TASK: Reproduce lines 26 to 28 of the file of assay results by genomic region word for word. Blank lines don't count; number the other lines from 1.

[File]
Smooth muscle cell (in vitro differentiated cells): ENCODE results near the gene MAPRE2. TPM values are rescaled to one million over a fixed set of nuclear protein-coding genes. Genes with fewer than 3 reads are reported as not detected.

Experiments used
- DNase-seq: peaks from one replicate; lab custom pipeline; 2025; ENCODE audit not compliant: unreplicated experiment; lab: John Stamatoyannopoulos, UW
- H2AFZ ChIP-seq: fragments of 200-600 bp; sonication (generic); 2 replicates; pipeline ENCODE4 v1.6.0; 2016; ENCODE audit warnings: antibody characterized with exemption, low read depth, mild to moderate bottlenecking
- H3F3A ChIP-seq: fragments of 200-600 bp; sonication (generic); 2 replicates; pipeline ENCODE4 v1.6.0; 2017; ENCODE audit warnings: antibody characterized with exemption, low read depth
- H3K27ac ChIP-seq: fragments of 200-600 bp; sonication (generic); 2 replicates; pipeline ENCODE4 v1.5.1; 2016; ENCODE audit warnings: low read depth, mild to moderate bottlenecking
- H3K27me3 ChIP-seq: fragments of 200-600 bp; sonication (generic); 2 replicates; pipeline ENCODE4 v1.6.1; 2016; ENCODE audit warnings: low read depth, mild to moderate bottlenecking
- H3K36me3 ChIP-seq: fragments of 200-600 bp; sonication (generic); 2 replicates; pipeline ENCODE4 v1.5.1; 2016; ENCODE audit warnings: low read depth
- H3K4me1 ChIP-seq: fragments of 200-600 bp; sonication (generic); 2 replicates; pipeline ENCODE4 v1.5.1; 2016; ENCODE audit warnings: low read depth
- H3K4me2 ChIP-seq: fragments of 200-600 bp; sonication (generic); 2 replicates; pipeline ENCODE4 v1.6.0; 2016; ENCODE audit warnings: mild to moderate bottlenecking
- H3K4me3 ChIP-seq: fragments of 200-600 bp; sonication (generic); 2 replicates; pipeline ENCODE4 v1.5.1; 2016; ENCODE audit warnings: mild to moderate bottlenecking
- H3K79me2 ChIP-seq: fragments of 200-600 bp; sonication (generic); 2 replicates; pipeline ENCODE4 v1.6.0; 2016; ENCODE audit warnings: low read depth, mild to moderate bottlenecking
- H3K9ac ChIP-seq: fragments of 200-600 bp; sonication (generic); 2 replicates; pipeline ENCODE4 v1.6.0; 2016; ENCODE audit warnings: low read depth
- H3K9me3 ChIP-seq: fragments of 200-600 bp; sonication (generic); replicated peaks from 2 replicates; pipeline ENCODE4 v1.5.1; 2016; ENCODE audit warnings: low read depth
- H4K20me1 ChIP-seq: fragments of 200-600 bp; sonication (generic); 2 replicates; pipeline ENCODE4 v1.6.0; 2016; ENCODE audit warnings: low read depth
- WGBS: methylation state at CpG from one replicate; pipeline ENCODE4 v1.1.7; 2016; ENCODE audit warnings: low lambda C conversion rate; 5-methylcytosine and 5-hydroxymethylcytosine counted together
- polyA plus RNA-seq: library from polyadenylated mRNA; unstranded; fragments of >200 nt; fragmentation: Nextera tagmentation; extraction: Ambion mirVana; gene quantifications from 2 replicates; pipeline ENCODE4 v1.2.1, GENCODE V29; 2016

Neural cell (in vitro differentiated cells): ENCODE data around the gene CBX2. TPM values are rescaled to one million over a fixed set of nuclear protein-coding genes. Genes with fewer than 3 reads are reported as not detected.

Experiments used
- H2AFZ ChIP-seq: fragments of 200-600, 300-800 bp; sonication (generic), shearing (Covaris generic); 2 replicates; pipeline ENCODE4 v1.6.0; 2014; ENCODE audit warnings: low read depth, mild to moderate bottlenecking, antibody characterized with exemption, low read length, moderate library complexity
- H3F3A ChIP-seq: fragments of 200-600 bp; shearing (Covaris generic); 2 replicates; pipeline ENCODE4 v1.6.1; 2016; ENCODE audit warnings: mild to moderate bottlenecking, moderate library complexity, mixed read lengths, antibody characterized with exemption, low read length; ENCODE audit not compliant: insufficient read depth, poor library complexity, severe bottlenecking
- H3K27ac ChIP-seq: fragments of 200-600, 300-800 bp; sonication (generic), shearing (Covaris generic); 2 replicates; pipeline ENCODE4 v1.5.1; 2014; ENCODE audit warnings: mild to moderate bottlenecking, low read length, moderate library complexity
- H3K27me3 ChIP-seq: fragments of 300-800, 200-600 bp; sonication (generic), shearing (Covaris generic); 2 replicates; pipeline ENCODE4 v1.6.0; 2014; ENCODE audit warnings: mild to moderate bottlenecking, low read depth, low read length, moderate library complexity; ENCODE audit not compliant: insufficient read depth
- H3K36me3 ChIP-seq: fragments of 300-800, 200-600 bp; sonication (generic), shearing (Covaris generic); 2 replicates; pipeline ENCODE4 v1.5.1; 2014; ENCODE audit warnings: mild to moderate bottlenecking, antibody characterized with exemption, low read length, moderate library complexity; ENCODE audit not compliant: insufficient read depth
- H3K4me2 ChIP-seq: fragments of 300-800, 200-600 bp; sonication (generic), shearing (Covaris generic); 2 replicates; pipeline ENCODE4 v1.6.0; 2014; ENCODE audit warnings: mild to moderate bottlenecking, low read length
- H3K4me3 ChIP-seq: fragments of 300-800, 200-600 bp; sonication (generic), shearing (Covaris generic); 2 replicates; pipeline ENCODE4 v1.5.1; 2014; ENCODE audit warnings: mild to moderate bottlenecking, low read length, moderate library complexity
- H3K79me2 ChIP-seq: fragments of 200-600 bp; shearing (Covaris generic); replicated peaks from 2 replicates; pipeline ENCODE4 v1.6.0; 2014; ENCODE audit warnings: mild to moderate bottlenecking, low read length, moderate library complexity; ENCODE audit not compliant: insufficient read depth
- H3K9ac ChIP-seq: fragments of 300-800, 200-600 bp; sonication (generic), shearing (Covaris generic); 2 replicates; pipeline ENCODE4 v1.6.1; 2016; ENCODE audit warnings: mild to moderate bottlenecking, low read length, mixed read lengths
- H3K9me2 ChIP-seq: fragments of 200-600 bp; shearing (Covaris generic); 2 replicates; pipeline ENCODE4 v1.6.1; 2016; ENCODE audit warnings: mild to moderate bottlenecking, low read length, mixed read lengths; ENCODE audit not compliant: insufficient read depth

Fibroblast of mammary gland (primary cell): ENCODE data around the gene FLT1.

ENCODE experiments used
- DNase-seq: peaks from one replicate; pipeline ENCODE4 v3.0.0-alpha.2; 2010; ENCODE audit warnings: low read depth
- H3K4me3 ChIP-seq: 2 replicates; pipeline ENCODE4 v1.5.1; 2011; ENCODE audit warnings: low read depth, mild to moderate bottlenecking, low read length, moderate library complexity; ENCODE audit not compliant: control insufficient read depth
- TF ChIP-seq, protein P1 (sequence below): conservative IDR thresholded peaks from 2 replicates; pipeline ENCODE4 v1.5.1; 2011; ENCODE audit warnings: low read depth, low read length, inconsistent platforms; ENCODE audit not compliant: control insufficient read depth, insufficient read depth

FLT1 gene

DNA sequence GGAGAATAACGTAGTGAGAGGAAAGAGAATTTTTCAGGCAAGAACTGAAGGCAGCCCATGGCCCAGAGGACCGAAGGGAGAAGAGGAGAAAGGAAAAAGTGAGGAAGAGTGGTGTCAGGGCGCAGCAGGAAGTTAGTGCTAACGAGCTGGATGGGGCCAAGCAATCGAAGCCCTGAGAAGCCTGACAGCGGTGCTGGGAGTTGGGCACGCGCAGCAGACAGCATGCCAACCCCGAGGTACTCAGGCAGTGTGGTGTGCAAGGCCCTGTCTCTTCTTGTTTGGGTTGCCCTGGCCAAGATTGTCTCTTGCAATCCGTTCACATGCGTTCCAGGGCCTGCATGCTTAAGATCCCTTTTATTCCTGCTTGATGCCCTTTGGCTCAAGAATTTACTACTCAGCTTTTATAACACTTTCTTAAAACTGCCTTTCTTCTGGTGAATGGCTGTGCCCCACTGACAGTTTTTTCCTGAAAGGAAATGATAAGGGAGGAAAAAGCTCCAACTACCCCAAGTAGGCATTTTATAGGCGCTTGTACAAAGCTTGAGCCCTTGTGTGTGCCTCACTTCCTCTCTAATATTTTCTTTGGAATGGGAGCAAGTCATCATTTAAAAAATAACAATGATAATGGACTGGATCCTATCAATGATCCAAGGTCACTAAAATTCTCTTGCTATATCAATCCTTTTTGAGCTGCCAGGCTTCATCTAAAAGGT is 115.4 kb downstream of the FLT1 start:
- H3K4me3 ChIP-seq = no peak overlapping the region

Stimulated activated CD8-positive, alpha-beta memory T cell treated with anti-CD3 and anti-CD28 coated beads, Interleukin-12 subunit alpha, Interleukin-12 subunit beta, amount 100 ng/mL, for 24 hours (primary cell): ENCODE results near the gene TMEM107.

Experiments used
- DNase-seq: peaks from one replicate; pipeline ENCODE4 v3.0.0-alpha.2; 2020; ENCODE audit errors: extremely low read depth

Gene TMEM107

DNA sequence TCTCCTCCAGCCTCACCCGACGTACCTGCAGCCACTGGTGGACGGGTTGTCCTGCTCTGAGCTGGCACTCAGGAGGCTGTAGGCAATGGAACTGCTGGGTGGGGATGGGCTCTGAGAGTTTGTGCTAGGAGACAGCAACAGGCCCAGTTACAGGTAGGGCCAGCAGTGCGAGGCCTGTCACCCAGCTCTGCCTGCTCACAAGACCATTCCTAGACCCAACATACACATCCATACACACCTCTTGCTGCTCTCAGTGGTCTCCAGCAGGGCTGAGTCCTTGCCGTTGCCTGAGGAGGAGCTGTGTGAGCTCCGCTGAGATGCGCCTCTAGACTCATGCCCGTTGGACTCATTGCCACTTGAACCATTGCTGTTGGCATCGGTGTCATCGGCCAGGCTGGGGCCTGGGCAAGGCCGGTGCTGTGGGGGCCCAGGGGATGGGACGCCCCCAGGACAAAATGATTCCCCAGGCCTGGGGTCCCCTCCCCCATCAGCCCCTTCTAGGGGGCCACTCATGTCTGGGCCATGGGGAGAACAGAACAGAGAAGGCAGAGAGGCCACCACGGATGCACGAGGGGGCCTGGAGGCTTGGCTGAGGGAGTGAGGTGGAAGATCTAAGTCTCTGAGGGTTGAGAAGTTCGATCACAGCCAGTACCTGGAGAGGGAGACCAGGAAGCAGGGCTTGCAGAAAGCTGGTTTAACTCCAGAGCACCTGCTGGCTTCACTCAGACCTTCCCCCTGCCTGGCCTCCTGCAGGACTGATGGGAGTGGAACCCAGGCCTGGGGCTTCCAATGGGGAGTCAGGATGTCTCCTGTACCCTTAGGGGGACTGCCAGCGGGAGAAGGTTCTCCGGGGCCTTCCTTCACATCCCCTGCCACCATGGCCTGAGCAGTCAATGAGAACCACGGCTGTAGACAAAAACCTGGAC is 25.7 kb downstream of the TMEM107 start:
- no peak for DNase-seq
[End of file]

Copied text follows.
- H3K4me3 ChIP-seq: fragments of 300-800, 200-600 bp; sonication (generic), shearing (Covaris generic); 2 replicates; pipeline ENCODE4 v1.5.1; 2014; ENCODE audit warnings: mild to moderate bottlenecking, low read length, moderate library complexity
- H3K79me2 ChIP-seq: fragments of 200-600 bp; shearing (Covaris generic); replicated peaks from 2 replicates; pipeline ENCODE4 v1.6.0; 2014; ENCODE audit warnings: mild to moderate bottlenecking, low read length, moderate library complexity; ENCODE audit not compliant: insufficient read depth
- H3K9ac ChIP-seq: fragments of 300-800, 200-600 bp; sonication (generic), shearing (Covaris generic); 2 replicates; pipeline ENCODE4 v1.6.1; 2016; ENCODE audit warnings: mild to moderate bottlenecking, low read length, mixed read lengths